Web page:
Episode 18 – Fitting A Virtual Summit Into Your Marketing Plan

Tools & Resources mentioned during the episode:

As the new year 2022 approaches, you should be planning your campaigns for the next year. If you haven’t started already, this should be one of the priorities, and a virtual summit can fit into that if you want to expand your audience. So in this episode, we’ll dive deeper into how a virtual summit ties in with all the marketing you are doing already.

And why it is a good fit for most of the marketing plans that I’ve seen so far. So let’s dive right into this conversation. First of all, when you’re planning for a new year, or let’s say you’re planning for the next quarter of the year, a virtual summit can fill out that entire time.

It takes at least three months of preparation time before you’re running a virtual event. Even if you were to hire the team and me to organize it for you. If you organize the Summit yourself as a single-person army, that works for sure. You can run a summit just as a freelancer or single-person show; running a virtual event is possible.

But consider planning four to six months for your first event. And I don’t say this lightly. I’m not trying to discourage you. But it just takes time. Because you have a ton of different things that you have to manage. You have a ton of strings that pull together for a virtual event.

So when you’re running it by yourself, even if you are enrolled in Virtual Summit Mastery or a course like that, four to six months is a very conservative, excellent timeframe. You can do it quicker, of course. I’ve seen virtual summit students run summits within two months, and they’ve crushed it.

But they had extensive experience in digital marketing. If you are starting from zero, a virtual summit is a great way to build your brand. You can do it in 90 days. That’s what we teach in Virtual Summit Mastery. But depending on your experience, you might want to give yourself more time to do things right the first time.

Why You Shouldn’t Rush your Virtual Event

Do not rush the virtual event. This is very, very important. Please do not rush into it. Please do not skip any lessons that we have in VSM. Do not skip the planning phase for a virtual event. Because the planning part is the foundation for everything. If you fail to plan, you plan to fail, as the saying goes. And this is so true, especially for virtual events.

Because you have to know the target audience, you have to know the speakers that you want to have based on their target audience. You need to know the topics, and the pain points the event needs to cover. You need to know the angles for the copywriting or what type of messaging to put out there to get attendees to sign up for your virtual event.

And then, you need to orchestrate the entire launch and the promotion. It is definitely a great way to build your brand to grow your email list exponentially. I see people 4x 6x their email list all the time with virtual events. But it would be best if you gave yourself time to do it right. Just as with an SEO campaign.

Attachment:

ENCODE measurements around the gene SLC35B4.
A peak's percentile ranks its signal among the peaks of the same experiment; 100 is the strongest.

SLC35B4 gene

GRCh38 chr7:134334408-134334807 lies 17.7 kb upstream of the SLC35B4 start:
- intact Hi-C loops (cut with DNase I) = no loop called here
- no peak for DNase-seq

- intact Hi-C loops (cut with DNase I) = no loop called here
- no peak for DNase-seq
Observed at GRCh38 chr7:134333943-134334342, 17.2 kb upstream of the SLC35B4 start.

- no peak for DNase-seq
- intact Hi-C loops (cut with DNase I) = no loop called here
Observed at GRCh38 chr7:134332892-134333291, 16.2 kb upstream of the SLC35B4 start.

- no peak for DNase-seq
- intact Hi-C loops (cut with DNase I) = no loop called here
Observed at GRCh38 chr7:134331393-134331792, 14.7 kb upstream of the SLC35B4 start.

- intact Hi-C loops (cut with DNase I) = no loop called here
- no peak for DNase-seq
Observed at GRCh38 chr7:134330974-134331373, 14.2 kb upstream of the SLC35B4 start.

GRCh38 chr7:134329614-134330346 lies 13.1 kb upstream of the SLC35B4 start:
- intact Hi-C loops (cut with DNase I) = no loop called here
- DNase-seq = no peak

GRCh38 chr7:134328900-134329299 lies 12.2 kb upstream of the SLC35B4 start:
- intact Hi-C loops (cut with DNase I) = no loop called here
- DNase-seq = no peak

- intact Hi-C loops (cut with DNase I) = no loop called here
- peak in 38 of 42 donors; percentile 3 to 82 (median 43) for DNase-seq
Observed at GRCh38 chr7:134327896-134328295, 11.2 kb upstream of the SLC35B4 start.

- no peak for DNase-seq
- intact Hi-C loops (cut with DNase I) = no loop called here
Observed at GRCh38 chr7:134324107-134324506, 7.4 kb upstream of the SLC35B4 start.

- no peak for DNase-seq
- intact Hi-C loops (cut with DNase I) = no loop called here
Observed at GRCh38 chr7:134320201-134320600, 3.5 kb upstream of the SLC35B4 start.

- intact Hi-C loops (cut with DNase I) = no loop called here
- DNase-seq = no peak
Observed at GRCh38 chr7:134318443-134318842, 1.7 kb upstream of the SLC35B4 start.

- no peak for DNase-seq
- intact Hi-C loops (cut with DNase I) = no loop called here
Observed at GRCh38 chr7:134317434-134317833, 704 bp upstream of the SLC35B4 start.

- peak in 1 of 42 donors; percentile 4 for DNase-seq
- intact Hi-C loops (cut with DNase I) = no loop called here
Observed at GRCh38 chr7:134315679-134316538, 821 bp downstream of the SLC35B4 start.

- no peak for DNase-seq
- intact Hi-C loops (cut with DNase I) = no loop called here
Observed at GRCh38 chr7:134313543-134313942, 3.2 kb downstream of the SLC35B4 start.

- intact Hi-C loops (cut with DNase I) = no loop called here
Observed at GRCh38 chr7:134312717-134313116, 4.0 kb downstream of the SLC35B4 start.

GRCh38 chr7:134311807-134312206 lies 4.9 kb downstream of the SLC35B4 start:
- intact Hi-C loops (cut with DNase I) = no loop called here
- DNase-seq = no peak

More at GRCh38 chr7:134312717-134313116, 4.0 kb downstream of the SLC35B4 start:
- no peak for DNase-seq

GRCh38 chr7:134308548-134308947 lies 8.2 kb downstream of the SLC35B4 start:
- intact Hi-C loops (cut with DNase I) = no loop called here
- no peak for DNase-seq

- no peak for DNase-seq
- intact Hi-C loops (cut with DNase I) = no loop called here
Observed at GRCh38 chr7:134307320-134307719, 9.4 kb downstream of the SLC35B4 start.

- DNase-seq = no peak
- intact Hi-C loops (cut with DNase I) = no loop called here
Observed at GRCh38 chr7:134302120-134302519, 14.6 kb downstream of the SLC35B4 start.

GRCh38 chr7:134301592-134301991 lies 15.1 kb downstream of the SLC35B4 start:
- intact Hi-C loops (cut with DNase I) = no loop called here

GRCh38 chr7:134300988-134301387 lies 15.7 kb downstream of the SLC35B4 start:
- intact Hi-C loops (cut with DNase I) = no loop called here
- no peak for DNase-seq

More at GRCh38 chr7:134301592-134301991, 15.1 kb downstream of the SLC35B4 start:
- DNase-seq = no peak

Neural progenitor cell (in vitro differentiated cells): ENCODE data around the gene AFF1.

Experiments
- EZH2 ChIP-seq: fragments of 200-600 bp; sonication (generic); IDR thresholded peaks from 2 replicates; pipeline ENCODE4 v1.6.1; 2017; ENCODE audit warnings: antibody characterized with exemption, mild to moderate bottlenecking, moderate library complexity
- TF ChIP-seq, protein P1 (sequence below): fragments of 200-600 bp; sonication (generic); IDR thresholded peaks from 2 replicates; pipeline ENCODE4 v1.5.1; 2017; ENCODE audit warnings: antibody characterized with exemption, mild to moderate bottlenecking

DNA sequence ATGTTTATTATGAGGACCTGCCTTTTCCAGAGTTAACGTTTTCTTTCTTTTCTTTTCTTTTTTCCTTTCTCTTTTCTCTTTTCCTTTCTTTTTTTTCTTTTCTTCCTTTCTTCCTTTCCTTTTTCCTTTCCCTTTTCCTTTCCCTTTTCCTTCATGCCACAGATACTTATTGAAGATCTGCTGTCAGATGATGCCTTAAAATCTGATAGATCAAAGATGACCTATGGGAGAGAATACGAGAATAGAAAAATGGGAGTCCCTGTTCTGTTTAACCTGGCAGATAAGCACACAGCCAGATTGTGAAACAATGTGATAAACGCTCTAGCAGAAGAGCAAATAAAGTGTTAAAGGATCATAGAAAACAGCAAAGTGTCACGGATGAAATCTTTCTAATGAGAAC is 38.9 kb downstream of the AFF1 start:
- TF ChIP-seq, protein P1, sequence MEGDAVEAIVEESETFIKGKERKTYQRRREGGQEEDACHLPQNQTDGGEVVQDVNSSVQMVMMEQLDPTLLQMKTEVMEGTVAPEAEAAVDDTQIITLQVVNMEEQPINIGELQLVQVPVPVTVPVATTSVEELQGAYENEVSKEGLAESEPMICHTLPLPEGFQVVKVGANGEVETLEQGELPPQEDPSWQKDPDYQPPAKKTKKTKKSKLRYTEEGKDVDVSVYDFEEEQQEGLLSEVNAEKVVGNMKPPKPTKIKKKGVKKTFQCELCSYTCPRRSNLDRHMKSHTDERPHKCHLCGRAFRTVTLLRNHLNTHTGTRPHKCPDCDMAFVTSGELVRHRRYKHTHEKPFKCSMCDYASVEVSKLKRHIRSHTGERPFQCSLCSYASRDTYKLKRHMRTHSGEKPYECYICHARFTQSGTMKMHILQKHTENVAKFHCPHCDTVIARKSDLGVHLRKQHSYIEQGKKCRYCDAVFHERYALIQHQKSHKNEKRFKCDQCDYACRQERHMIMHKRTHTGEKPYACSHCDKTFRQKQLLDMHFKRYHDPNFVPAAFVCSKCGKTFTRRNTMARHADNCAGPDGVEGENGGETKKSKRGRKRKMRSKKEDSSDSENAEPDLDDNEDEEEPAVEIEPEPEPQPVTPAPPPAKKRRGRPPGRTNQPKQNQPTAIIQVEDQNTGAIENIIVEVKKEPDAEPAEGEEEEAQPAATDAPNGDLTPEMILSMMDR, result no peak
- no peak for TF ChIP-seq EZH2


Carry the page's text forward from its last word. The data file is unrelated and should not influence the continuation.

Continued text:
You cannot expect to just write 5000 pieces of content over the next two weeks and then miraculously see results and see your website jumping to number one. Search engine optimization takes time. Influencer marketing takes time unless you have a ton of money to throw at influencers to pay for them.

If you need to build those relationships, that takes time. Any content marketing strategy really that relies on organic traffic that is sustainable for the long run takes time. Even if you were to run paid traffic campaigns, which is part of a launch strategy for a virtual summit, most of the time, even fine-tuning those campaigns takes time.

So don’t rush into your virtual event. You can start promoting it before it is ready. So that is a good thing to know. When you’re planning for the next quarter or the next year, and you want to run a virtual summit, let’s say in the next three months, you can start it two months out to promote the event.

That’s totally fine because you can put up a registration page that outlines the event, and then you fill-up the information as the planning goes. Totally what I do all the time. So you don’t have to know all the speakers. You don’t have to know all the sponsors. Before you can start already promoting the event.

You just build that email list as soon as possible. And then, as the planning progresses, as you get to sign speakers, as you get to sign sponsors, you just update the page and keep all the people who have signed up notified. And that is a good thing because that makes them feel more engaged in your virtual event. They are seeing you put together that event.

You can also use that angle to promote the event on social, share your progress in planning that event. And in organizing that event. If you run through the Virtual Summit Mastery course or hire me, you can do the same thing. Share what we are working on, what you are working on with your audience to get this hype going, get word of mouth going, and get people started to talk about the virtual event.

This is a very, very important point. When you plan, give yourself three months at least to execute a Virtual Summit. But know that you can start within a month. You can start getting word of mouth going for your virtual Summit. If you’re determined to do one. Then as soon as you get that word of mouth going, at that point, you need to have an understanding of the challenge that your ideal attendee is facing.

The Question You Should Never Skip Asking

What is it that they are struggling with? What is keeping them awake at night? And how does your Summit fix that? That is an important question to ask, and do not skip asking that question. If there’s one thing you take out of this entire episode, don’t skip asking that question.

Then you need to consider around two to three months in the planning process for getting sponsors on board. It can run, of course, parallel to while you’re working on the website, while you’re signing speakers, doing the sessions, and so on. And this is something I talked more about in episode 17 of the VSM podcast at VSMpodcast.com/17.